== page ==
Industrial corn farming creates new risks

Industrial corn farming also can usher in plant diseases. Scientists are already warning that a new pandemic danger could arise that impacts high yield crops instead of people. Once again, monocropping is at the root of the issue. When so many acres of farmland are dedicated to a single crop, the risk of a virus or bacteria wiping out much of the yield is comparatively high.

It's happened before. In the 1970s, a fungus swept through the U.S. Corn Belt, devastating 15% of the anticipated harvest. And today? Recently, a new bacterial disease spread through corn fields in one of those Corn Belt states: Texas. This fungus cost some farms up to 90% of their crops. The pathogen first struck in 2021 during a fungicide trial and in 2021 at seven farms. The corn industry could look for ways to re-introduce biodiversity in farming methods to protect both crops and the affected ecosystems.

Corn crops cause soil degradation

There is yet another ecological challenge of industrial corn farming: Soil degradation. In 2021, satellite imaging demonstrated that the American Corn Belt has lost at least a third of its topsoil, with some farms losing as much as 50%.

That poorer soil quality means worse yields of corn, which could be quite a blow since this region produces 75% of corn in the U.S. And soil degradation is costing farmers millions of dollars in fertilizer to compensate for increasingly infertile soil. In other words, more and more nitrogen- and phosphorus-rich fertilizer is required, which contributes to greenhouse gas emissions and toxic algae in a vicious cycle.

The farming industry must seriously consider rethinking its processes to maintain crop yield while protecting the environment; the current paradigm does not appear remotely sustainable. Better tools such as regenerative agriculture can help restore soil integrity and reduce costs, but will the corn industry listen?

Corn Feed Harms Cattle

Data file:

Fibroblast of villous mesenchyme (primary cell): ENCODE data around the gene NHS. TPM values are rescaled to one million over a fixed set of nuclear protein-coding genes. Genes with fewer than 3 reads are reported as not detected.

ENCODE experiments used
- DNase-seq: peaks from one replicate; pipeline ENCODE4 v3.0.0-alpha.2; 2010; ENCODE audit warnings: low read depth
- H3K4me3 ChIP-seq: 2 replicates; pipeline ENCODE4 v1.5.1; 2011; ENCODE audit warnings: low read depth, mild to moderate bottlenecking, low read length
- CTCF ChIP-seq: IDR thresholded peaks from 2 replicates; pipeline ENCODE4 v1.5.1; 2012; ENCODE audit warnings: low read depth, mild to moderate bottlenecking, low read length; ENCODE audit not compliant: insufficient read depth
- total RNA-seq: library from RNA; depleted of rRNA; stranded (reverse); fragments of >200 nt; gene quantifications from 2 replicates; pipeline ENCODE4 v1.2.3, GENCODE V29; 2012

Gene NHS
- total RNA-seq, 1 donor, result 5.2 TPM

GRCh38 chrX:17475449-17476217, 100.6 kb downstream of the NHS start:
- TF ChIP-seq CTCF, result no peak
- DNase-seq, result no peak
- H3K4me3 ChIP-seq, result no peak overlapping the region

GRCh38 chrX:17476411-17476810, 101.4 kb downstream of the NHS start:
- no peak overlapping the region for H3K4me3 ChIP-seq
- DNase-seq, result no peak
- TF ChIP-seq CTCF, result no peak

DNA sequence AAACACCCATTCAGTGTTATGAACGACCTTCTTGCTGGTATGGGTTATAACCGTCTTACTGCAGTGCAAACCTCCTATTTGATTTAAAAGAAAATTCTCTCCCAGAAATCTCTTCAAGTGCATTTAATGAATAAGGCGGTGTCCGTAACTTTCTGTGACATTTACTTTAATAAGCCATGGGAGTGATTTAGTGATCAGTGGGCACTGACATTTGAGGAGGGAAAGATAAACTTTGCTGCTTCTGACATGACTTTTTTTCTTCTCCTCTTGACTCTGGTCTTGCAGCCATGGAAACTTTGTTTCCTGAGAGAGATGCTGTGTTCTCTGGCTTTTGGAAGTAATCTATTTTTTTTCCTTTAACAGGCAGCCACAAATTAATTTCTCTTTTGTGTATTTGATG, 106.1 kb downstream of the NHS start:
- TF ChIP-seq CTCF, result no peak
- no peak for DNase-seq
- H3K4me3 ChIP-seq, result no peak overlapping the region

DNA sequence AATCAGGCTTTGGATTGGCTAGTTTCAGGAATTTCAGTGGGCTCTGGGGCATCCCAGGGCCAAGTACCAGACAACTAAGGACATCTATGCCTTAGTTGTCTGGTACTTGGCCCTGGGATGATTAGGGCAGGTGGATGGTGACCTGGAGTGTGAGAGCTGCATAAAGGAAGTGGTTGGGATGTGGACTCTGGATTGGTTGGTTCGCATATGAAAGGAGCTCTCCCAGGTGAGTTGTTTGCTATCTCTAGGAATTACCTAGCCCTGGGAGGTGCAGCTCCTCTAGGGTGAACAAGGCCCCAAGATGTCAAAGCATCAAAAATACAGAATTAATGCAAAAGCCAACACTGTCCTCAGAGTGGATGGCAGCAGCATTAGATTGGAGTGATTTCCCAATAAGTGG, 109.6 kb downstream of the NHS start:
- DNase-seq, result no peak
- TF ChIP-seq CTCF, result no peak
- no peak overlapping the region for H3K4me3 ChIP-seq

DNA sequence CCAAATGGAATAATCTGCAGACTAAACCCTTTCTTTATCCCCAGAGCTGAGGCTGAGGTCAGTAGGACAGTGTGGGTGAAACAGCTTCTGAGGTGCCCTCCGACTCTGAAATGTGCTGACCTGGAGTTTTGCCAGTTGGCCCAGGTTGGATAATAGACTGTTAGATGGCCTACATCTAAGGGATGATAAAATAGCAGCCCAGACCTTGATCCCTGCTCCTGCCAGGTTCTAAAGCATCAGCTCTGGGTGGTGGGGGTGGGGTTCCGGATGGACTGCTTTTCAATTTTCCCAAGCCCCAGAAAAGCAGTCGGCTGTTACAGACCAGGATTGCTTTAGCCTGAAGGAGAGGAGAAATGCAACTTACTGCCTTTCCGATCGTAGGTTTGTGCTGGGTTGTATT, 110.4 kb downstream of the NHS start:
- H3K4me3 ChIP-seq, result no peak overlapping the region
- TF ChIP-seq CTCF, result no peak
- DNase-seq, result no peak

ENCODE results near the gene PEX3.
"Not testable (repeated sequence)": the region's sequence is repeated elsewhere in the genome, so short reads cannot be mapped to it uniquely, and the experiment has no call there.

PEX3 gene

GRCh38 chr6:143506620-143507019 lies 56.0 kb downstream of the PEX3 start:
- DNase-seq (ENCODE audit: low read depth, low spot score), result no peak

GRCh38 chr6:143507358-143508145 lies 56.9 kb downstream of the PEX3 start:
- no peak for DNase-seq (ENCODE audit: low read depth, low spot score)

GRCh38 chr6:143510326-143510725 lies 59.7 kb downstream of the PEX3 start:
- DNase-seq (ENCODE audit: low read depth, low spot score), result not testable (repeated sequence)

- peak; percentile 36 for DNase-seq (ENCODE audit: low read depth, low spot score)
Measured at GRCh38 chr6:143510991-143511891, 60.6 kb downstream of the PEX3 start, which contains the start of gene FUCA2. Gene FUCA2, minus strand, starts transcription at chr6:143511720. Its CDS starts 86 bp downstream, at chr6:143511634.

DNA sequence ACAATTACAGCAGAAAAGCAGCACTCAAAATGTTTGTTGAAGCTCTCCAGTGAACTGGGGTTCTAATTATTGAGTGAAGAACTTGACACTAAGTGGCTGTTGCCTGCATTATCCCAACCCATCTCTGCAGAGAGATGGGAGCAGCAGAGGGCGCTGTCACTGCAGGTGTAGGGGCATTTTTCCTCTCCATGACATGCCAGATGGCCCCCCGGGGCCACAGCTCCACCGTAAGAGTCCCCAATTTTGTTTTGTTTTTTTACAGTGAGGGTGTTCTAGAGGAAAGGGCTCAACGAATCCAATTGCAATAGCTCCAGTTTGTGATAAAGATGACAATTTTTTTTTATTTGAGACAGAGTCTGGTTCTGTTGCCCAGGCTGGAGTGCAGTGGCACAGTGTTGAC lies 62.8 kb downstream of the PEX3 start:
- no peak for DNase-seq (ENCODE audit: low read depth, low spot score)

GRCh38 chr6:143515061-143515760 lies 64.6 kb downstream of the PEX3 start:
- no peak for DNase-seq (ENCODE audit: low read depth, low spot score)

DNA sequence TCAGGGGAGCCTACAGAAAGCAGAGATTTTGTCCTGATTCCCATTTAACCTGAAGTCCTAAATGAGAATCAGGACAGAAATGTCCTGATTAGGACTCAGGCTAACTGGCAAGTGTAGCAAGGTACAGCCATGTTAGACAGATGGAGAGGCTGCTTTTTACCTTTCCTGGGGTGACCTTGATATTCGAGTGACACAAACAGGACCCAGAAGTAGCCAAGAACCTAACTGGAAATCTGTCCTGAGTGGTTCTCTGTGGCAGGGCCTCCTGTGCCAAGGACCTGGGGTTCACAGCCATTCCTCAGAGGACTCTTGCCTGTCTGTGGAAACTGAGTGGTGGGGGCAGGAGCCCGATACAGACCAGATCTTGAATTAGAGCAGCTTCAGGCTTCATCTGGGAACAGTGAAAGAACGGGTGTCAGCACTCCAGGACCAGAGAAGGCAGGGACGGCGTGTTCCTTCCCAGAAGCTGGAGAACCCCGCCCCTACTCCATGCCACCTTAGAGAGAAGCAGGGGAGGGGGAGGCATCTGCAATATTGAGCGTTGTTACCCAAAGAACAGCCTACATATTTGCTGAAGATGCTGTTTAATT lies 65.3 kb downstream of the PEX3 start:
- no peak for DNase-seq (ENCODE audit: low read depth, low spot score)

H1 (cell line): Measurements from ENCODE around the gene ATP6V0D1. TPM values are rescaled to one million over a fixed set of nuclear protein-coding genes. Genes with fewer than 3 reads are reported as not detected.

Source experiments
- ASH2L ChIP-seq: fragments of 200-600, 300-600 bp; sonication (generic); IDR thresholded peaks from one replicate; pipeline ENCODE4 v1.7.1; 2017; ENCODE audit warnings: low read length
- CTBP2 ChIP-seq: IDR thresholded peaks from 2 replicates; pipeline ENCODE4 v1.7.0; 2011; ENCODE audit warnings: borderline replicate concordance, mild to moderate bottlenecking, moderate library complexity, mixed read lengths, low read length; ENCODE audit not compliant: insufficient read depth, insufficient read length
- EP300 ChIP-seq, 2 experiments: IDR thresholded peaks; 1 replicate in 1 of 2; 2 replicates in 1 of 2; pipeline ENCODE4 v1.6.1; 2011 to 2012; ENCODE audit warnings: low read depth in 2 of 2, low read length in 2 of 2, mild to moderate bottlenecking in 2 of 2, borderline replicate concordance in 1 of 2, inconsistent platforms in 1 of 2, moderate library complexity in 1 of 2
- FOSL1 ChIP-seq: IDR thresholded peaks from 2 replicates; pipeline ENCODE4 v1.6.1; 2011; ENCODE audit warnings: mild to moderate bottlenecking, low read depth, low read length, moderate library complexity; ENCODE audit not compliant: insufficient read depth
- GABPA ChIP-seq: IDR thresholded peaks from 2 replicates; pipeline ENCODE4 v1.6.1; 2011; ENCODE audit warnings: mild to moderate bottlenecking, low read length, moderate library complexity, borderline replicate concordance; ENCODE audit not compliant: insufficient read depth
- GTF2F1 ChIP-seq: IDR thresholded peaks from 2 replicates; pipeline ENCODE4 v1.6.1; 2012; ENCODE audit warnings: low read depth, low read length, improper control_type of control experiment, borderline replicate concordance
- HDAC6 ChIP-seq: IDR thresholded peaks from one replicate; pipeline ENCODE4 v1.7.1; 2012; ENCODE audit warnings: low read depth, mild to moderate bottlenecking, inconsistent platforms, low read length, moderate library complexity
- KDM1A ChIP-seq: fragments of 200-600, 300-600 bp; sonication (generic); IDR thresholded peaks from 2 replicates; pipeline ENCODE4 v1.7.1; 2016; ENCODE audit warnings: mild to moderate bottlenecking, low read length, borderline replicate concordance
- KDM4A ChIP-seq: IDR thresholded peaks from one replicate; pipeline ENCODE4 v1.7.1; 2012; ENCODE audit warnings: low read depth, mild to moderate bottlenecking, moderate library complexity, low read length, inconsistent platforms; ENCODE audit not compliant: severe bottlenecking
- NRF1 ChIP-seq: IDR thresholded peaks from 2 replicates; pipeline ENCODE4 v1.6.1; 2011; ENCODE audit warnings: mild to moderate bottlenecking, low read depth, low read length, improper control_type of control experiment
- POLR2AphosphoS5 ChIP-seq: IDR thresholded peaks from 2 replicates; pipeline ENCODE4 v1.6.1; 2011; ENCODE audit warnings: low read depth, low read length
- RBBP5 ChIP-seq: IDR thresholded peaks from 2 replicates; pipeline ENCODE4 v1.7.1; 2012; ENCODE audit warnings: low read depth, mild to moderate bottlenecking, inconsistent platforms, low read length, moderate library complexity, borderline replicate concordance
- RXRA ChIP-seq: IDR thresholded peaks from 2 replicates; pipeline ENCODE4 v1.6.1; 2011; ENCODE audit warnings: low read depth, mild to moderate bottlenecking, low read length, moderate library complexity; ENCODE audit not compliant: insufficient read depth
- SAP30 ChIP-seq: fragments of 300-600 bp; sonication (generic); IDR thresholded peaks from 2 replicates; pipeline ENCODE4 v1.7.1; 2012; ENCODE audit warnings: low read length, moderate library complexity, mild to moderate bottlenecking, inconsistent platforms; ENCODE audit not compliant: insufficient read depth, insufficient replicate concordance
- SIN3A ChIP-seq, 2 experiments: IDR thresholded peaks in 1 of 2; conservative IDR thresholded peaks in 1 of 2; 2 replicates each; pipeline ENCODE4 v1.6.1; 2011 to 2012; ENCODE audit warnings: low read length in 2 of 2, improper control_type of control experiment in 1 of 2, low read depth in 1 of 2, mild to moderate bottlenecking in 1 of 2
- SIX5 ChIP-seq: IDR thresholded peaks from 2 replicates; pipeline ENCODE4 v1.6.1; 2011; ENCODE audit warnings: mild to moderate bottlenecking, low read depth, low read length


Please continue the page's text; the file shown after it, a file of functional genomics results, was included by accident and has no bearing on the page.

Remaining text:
As mentioned, one-third of all factory-farmed corn is used for livestock feed. Unfortunately, this feed can lead to pain, illness, and death for livestock. Cattle are natural grazers. Their bodies are designed to ingest and process grass and other fiber-based foods. This helps maintain the microorganisms in their stomach system and aids in digestion, keeping the animals healthy.

Cattle grazing is more expensive for farmers than feeding them grain. Since corn is overproduced, it's cheaply available as feed. Feeding cattle grain is also more convenient for monocropping than grazing. It makes cattle gain weight faster, which is good for the beef industry.

Despite these benefits, eating grain is harmful to cattle. These animals have a unique stomach system adapted to eating grass, not grains. Eating grains causes gas buildup, making them bloat. This leads to inflammation that stresses their lungs, which can get so bad that cattle may slowly die of asphyxiation.

Besides this agonizing death, corn feed has been linked to other health issues in cattle, including abscess, tumors, and acidosis, which are prevalent among factory-farmed cattle. However, like many matters related to farming practices, there is a degree of contention surrounding this issue. Some corn industry advocates claim corn is not harmful to cows at all, while independent researchers debate how much corn cows can consume and under what conditions before it becomes a health and environmental hazard.  

Industrial corn farming is killing small farms